A 36 Years Perspective of HPC’s 100 Billion Performance Improvement and Some Thoughts on What Comes Next
Mark Seager, Intel Fellow, Fellow in Residence for Intel China, Director of HPC Strategy, CTO for the Technical Computing Ecosystem.
Intel, Inc. San Francisco, California, USA
We will provide a historical perspective on the advances in HPC hardware and software over the last 36 years: 1’s MegaFLOP/s to 100’s of PetaFLOP/s and proprietary or homegrown software stacks to open source almost everything. We will also discuss applications that were enabled as a result in this 100 billion fold increase in computational capability. We will also discuss how this has fundamentally changed scientific discovery twice and enabled a vast number of industry advances, society changes, improvement of human condition.
Looking forward we will discuss the HPC+AI+HPDA converged workflows and how this is informing both computational scientific discovery and the broader coupling with and informing experimental and theoretical aspects of the scientific method. The converged workflows are also being driven by the virtuous cycle dynamic between converged workflow advances and the digital economy transformation. This converged workflow and the arrival of diverse computing architectures is profoundly challenging both system architecture and applications development practices. Many industry participants are indicating that the rate of Moore’s law improvement is slowing down and will come to an inevitable near term end. We will discuss several reasons why this alarm is not well founded, and is eerily similar to the inaccurate near term “peak oil” production predictions over the last 20+ years.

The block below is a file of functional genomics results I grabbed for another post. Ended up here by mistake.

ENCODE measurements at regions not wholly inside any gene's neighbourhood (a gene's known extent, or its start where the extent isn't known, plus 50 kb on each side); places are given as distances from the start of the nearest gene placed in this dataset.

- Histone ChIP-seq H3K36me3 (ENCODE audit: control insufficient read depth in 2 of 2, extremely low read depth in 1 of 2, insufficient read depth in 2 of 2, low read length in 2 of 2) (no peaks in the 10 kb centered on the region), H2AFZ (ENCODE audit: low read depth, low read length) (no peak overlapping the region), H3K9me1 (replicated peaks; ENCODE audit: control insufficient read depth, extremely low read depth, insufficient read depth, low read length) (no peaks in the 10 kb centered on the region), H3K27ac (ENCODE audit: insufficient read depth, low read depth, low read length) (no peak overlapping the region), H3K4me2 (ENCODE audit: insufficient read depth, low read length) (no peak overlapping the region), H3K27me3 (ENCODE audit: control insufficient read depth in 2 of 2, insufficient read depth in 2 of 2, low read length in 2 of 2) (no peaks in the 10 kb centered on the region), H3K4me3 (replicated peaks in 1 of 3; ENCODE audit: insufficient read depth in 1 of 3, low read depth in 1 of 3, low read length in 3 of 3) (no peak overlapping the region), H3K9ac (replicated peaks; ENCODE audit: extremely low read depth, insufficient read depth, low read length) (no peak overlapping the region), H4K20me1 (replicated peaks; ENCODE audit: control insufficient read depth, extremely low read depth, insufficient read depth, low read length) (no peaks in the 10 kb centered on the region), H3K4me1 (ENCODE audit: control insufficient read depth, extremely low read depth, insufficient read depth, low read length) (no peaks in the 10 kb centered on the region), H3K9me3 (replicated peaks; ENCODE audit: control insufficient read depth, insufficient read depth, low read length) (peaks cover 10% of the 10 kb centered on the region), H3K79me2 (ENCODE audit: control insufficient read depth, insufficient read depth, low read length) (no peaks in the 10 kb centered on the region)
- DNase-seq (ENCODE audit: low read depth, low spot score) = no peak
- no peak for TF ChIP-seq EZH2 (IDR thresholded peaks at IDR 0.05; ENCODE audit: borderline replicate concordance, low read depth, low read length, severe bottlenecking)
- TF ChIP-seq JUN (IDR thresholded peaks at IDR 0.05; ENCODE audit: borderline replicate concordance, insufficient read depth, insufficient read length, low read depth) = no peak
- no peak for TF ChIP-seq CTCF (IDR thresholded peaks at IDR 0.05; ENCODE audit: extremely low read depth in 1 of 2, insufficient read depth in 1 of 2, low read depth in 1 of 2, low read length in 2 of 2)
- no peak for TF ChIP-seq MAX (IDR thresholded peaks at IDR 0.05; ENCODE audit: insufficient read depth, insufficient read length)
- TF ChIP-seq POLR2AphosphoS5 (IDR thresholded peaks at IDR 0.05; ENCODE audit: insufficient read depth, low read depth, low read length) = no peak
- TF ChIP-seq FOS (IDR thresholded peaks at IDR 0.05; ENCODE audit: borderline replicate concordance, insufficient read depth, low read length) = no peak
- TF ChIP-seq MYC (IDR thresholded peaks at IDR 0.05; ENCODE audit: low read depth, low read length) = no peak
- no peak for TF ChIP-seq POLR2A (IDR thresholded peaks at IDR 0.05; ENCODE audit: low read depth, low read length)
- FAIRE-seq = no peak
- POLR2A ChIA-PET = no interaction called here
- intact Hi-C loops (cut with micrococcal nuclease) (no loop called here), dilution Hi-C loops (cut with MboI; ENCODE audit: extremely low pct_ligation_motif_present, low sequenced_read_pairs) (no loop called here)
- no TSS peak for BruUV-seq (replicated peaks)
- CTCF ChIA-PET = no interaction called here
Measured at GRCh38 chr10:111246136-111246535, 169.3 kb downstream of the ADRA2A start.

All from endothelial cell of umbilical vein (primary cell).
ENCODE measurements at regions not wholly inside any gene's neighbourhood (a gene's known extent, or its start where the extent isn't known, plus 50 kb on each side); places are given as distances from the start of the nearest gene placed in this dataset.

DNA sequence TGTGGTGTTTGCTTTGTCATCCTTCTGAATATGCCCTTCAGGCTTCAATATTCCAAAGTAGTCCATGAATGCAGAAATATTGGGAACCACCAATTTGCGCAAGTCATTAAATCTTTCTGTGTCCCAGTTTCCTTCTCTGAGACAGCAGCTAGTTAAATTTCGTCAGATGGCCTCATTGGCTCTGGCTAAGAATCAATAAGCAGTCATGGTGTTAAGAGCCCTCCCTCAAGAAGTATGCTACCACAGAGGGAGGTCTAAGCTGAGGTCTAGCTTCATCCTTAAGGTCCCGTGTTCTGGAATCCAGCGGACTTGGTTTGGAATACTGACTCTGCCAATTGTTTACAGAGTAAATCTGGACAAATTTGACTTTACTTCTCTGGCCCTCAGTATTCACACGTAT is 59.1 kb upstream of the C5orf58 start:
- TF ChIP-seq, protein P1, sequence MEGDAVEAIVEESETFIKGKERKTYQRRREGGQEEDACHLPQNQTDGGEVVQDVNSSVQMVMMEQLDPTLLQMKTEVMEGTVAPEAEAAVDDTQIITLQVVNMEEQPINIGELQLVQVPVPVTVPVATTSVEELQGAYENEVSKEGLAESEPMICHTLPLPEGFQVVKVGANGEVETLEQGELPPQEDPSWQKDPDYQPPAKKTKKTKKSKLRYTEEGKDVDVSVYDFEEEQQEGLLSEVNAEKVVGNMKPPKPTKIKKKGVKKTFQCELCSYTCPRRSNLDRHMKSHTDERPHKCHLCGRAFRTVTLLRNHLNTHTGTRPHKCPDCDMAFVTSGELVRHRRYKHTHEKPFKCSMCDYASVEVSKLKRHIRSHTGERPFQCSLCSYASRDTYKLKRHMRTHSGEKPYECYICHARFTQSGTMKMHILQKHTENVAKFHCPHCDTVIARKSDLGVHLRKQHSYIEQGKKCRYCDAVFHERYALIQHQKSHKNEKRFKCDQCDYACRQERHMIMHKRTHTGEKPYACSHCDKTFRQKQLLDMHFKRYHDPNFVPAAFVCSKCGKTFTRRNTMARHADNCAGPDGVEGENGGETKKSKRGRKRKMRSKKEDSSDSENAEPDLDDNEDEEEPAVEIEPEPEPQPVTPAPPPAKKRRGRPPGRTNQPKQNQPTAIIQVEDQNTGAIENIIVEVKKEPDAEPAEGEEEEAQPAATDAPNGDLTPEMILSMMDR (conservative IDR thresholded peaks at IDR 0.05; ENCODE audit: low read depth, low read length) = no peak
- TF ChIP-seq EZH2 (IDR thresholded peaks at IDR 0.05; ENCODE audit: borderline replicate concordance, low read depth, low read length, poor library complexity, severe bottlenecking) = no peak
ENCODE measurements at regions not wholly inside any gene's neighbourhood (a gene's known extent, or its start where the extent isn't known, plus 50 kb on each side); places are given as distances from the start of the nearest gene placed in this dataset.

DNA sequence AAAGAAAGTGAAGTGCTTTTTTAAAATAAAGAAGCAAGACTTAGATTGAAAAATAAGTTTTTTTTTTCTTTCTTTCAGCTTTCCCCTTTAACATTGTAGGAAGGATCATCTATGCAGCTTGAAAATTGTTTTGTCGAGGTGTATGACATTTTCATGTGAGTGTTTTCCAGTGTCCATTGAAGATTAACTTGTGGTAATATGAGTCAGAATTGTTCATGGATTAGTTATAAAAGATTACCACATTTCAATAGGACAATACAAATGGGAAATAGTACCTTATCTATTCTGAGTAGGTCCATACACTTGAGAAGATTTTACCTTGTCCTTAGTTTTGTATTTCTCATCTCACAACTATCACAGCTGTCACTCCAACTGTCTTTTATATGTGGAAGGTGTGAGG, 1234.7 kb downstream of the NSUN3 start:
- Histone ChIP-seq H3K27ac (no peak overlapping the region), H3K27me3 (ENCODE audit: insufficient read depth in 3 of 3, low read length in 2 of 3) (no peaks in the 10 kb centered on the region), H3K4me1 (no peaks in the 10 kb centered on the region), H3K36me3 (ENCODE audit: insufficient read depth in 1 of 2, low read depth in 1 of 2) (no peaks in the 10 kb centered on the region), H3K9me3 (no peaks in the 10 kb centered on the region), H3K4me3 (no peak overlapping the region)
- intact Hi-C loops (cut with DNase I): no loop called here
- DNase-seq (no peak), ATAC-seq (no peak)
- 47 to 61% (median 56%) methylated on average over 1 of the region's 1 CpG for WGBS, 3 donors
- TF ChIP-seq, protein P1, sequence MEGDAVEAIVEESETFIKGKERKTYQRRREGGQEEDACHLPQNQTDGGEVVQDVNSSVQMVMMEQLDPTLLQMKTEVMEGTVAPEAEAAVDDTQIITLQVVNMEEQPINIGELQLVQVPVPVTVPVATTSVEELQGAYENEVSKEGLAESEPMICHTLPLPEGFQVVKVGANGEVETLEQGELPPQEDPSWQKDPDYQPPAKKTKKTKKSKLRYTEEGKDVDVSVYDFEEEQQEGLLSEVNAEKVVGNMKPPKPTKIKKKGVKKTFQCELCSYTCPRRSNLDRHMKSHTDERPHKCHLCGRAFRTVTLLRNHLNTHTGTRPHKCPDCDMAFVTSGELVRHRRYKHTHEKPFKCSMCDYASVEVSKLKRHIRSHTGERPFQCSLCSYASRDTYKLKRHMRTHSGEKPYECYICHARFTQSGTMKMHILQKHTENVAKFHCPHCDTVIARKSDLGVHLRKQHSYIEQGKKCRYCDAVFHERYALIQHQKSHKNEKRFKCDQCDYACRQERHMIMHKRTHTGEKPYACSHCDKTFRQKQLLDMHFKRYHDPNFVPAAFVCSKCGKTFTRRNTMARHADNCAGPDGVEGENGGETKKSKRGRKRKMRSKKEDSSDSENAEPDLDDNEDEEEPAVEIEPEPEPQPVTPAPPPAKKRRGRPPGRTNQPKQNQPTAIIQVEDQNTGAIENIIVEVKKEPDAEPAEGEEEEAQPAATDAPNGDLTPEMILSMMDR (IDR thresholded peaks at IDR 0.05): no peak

Thursday 14th February 2019, 3:30 pm – 4:15 pm – Schedule
Intel Fellow, Director of HPC Strategy
Mark leads Scale out strategy for Intel’s Exascale Computing Organization. Mark is also a Fellow in Residence for Intel China. At Intel he is working on an ecosystem approach to develop and build HPC and cloud systems with Exascale capabilities. Mark was instrumental in the development of Intel’s Scalable System Framework.
Before moving to Intel, he was assistant department head for Advanced Computing Technology within the Integrated Computing and Communications department at Lawrence Livermore National Laboratory (LLNL). He joined LLNL in 1983 and has been working in parallel processing ever since.
He has won numerous awards including the prestigious Edward Teller Award for “major contributions to the state-of-the-art in high performance computing.” In 2015 he was promoted to Intel Fellow. Mark and Jan Seager breed and raise Arabian horses, with one national championship win in 2013.
He received a BS degree in mathematics and astrophysics from the University of New Mexico at Albuquerque and a PhD in numerical analysis from the University of Texas at Austin.